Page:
Stimulating thought and producing meaningful work

In Miller’s article on “The Coming Apocalypse” he challenges the way institutions impart knowledge and stimulate thought. He argues that while our world is becoming more global and interactive, our teaching system has remained in the stone age, with kids still learning the same things our parents learned, despite the changing times.

I was impressed by Miller’s analysis of the current education system and his conclusion that we are not giving our students a practical real-world up to date education and that the things being taught in school are irrelevant to our lives, lacking inspiration to generate new thoughts and ideas amongst students.

Watching the video’s Miller recommended in the article reminded me of another innovative teaching process, that like Miller’s project, is geared to generate new ideas on things relevant to our lives now. I once watched a clip on a high school that had one grade read only “Fast Food Nation” and they applied it to every one of their classes. (This reminded me a bit of Miller’s “Reading in Slow Motion” idea). The students read the book and it was looked at through a different perspective in each one of their classes. In biology the students learned about the science behind nutrition, in history they learned about the history of food, specifically, fast food corporations in America. Through the lens of their communication classes they were allowed to report on the effects of fast food in society, etc. The idea is that the students were encouraged to thoroughly read a text, analyze it intensely, and involve themselves in it. The fact that it was a very relevant book at the time really brought students to see the real world applications of these lessons. The students loved it so much they began their own projects relating to their learning; some passed out nutrition info at McDonald’s restaurants to customers, others wrote to editors and such, all choose something that really struck them and went with it. (I am currently looking for a link to this video, it’s been a while since I’ve seen it, I’ll post it as soon as I’ve tracked it down.)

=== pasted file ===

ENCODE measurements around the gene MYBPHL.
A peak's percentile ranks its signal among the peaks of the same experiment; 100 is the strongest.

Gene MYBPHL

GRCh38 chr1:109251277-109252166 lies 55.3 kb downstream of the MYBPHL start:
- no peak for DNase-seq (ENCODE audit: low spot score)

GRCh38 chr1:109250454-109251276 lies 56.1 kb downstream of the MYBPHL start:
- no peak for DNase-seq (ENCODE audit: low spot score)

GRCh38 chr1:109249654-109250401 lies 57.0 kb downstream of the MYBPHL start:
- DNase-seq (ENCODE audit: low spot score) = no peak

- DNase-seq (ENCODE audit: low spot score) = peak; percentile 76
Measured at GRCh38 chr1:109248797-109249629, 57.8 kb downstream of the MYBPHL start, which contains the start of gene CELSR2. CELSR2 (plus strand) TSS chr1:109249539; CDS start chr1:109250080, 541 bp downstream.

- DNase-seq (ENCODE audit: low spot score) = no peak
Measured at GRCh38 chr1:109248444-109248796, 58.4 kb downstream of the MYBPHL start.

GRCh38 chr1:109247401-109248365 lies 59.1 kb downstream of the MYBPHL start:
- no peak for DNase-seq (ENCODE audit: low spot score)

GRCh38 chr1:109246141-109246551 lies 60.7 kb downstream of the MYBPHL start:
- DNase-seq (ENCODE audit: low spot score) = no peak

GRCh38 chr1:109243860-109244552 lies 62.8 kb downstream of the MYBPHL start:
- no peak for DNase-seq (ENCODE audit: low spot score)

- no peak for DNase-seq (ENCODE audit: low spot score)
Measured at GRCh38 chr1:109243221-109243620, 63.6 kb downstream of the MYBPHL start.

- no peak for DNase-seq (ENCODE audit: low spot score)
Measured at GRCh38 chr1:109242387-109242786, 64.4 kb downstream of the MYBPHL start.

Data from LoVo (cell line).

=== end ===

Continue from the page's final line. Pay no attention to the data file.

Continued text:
My question is one of working with relevancy. Do you think real current world relevancy is the answer to our educational systems problems? Do you think new ways of real world project based teaching might allow students to generate new ideas and take meaning out of courses? Or do you think there is a reason we stick to these classic texts and pedagogies? Is a child missing something if he reaches age 18 without having read “Catcher in the Rye”?

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71 Responses to Stimulating thought and producing meaningful work

  1. blhein says:

    This question is very interesting to me, as I thought of the same thing while reading Miller’s article. Reading through the 8th grade reading list examples, I realized that my middle school had almost the same list. I also realized that those are also some of my favorite books. At the time of course I hated them and didn’t understand them–which leads me to your question, are they relevant? It wasn’t that I was an incompetent 8th grader, I just wasn’t interested in the texts that were assigned. All I could think about was Harry Potter at the time, not the story of a high school prep student who drops out and hires a prostitute to talk to. It was boring and the themes and main ideas could easily be found on

    Part of me agrees with the teaching of these texts. They are classics. If you haven’t read them and you are in college…well what have you been reading? They have meaning in them and professors in college teach other, more obscure texts written by these famous authors. I would like to say that they are taught for a reason other than the claim that “they are classics” but I can’t think of any other legitimate reasons. I think that yes, a student would be missing out on something if they haven’t read it, only if they make it so. For example, my friend who is an engineering student has been very successful without have ever read “The Catcher in The Rye” or “To Kill a Mockingbird,” responding to my question, “Is that some sort of tutorial on how to kill a bird?” I shook inside at the time, but after reading Miller’s article, I can how irrelevant the text is to my friends life.

    I think that creating a new curriculum based on modern writers, or themes that the students can relate to is an ambitious and over due initiative. Yes, the past is important, but students also need to focus on the present. I read a collection of poetry, “Here, Bullet” by Brian Turner, which consists of poems that he wrote while in active duty in Iraq. It was like the modern day version of Ambrose Bierce, whose “An Occurrence at Owl Creek Bridge” is most likely still being taught.

    It is easier to relate to the combat in Iraq than in the Civil War, and I feel that students would get more out of learning about current events through literature than past–possibly creating a better understanding of the war.

    I think that Miller and his scholars at Rutgers University are ambitious and innovative for creating a new way to express understanding of knowledge through the internet. However, I cannot fully commit to this since I am completely hooked on the classics, but I think that a mixed syllabus of a few classics and more modern authors such as Margaret Atwood, Kurt Vonnegut, and Toni Morrison.

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